Last week, in “Mexico is the New China” and Manufacturers are Moving There, we wrote about how so many companies that have their products manufactured in China are increasingly looking to move that manufacturing from China to Mexico. As a good indicator of the relevancy of this issue, our Linkedin post on this (go here) already has 57 comments and nearly 10,000 views.
One of the things slowing down manufacturing moving from China to Mexico is that Mexico focuses much less on contract manufacturing and much more on “shelter manufacturing” than China. This difference in manufacturing methods has given pause to companies looking to move their manufacturing from China to Mexico by essentially duplicating what they have been doing in China. One of the big issues our Mexico manufacturing lawyers are encountering with clients looking to manufacture in Mexico is a lack of understanding about shelter manufacturing.
In an effort to explain Mexico shelter manufacturing to our readers, we asked Eduardo Saavedra, Executive Vice President of Business Development for Tetakawi, to write about it. Tetakawi was Mexico’s first shelter provider and it has been Mexico’s largest shelter provider for more than 35 years. Tetakawi today has approximately 30,000 employees and it does a terrific job helping all sorts of foreign companies get their products cost effectively manufactured in Mexico, increasing including companies moving their manufacturing from China to Mexico.
The below is Eduardo’s post.
For reasons that include political uncertainty, time-to-market, landed-cost, and supply-chain risks, an increasing number of U.S. companies are investigating their options for removing manufacturing operations from China and moving them to Mexico.
Mexico’s proximity to the U.S. addresses time-to-market issues, and the United States–Mexico–Canada Agreement (USMCA) eliminates import duties for goods originating in the U.S., Mexico, and Canada, representing significant landed-cost reductions, especially considering U.S. Section 301 import duties on China-origin goods, which average 25%.
Unfortunately for most U.S. goods producers, Mexico does not have a contract manufacturing industry at the scale and specialty level available in China . In addition to a shortage of established contract manufacturers in Mexico that have achieved high levels of productivity and efficiencies across multiple industries, the supply chain to existing contract manufacturers relies largely on raw material sources in the U.S. and of course in China and other Asian countries, as well as in small part on raw materials and components sourced in Mexico.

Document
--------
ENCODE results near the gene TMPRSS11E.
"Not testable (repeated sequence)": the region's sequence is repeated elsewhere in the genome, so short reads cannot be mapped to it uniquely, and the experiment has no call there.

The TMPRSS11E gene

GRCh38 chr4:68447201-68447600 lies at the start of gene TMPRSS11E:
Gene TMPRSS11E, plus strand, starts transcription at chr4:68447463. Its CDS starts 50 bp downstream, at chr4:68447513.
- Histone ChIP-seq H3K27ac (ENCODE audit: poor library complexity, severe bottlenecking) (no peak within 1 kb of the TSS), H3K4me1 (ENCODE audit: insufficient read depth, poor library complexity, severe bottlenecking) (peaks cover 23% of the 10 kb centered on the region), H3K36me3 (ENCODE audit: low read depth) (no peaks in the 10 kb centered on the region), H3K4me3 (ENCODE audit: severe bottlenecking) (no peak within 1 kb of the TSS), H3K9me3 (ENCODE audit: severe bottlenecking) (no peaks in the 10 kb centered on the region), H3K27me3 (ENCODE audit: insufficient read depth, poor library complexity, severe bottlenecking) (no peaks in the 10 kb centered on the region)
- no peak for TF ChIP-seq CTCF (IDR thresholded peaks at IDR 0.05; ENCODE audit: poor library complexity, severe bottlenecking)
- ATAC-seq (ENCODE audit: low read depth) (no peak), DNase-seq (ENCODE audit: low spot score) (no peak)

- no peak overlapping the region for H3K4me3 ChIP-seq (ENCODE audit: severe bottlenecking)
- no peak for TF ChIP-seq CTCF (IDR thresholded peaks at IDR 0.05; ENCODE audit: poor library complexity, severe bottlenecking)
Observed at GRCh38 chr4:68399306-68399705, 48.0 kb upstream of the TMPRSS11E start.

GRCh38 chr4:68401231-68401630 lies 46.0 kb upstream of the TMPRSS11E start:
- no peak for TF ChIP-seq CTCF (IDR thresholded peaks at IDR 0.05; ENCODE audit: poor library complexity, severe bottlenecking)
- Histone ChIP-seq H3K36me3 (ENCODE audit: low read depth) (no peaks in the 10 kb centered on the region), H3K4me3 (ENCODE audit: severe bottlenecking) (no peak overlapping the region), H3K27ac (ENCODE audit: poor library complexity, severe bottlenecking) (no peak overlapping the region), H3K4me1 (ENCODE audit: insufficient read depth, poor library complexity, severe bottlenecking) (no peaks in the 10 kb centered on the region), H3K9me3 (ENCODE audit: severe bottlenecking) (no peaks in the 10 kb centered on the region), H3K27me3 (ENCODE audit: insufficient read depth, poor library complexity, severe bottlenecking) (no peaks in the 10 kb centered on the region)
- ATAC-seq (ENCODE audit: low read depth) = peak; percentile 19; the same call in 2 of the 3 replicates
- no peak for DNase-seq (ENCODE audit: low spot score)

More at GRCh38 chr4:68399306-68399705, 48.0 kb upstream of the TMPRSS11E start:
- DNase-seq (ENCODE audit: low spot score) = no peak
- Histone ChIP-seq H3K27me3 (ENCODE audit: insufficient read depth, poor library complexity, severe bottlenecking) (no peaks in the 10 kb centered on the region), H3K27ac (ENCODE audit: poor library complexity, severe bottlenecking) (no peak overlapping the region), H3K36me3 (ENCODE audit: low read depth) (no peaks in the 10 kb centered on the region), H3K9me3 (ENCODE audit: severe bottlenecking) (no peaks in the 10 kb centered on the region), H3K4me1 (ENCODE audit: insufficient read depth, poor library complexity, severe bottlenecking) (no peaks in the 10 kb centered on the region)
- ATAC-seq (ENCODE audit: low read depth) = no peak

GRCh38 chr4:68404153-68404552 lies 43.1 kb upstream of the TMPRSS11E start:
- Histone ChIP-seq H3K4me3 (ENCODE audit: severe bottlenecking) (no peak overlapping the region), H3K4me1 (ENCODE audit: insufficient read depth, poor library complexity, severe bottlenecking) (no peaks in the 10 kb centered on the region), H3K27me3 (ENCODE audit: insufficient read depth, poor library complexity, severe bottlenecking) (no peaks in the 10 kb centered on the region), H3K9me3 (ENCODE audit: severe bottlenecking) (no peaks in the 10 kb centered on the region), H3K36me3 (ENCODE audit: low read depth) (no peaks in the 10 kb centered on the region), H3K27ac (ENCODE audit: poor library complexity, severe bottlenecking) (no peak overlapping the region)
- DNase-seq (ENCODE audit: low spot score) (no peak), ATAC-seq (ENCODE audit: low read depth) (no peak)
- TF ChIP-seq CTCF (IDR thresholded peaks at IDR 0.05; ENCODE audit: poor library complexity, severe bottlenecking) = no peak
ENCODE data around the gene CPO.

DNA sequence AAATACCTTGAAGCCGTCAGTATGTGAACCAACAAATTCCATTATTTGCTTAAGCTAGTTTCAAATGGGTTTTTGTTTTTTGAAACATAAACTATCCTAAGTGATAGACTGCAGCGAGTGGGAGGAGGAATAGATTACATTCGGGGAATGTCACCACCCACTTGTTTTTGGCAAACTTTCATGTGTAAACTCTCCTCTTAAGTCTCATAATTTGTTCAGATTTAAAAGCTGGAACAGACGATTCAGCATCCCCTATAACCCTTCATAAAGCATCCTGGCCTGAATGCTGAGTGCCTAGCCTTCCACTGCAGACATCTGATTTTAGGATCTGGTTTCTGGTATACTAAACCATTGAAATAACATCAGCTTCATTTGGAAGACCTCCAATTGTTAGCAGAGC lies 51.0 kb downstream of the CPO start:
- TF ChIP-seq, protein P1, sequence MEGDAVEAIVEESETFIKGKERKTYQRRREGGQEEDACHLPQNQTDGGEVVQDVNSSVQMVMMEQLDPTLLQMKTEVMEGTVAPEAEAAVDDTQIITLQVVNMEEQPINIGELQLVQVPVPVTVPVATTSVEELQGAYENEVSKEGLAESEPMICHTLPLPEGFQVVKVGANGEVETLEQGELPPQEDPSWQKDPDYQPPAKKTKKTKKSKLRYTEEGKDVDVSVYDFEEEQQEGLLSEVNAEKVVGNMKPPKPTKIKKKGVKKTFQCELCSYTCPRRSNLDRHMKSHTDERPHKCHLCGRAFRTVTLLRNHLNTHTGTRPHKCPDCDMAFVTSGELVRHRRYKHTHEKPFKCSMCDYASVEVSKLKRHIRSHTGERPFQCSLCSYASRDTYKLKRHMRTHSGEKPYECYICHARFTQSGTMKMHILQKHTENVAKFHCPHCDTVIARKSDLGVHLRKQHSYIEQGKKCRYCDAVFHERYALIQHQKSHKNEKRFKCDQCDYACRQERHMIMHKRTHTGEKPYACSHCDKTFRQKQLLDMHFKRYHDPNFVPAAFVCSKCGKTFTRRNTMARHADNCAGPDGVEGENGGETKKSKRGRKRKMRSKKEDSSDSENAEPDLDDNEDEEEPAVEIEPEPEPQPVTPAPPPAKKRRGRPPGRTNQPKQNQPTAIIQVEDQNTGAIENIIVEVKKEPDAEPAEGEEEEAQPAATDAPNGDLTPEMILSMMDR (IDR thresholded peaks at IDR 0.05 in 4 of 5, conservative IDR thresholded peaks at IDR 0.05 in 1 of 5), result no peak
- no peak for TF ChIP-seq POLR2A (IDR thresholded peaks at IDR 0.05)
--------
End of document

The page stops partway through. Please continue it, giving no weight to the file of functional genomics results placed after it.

In supply and demand terms, there is a clear demand for contract manufacturing in Mexico, and the logical response is for Chinese and U.S. contract manufacturers to set up operations in Mexico. Regionalizing manufacturing is not a novel idea, but cultural disconnects, labor capacity, governmental regulations, supply chains, and investment requirements often prevent regionalization from materializing.
Below is a quick look at the advantages and disadvantages of Mexico versus China for manufacturing goods destined for U.S. markets:
For China or even U.S.-based contract manufacturers, Mexico represents a sustainable, long-term, low-labor-cost country alternative to China for goods sold in North America. And Chinese or U.S. (or other) contract manufacturers can establish manufacturing operations in Mexico in one of three ways:
1. As a standalone, greenfield, independent operation with some assistance from third parties.
2. As a “Shelter company” that operates within a manufacturing community or industrial park.
3. As a Shelter company during the startup period with an eventual transition to standalone operation.
Below is the Shelter business model explained:
Shifting manufacturing operations to a new country can be daunting and shifting your manufacturing to Mexico is no different in this. But Mexico Shelter companies resolve two important issues: (1) the foreign company does not need to establish a legal presence in Mexico with all its attendant regulatory obligations, and (2) the Shelter company can carry out functions not directly related to production, so the foreign company’s focus can remain on productivity, efficiencies, quality, delivery.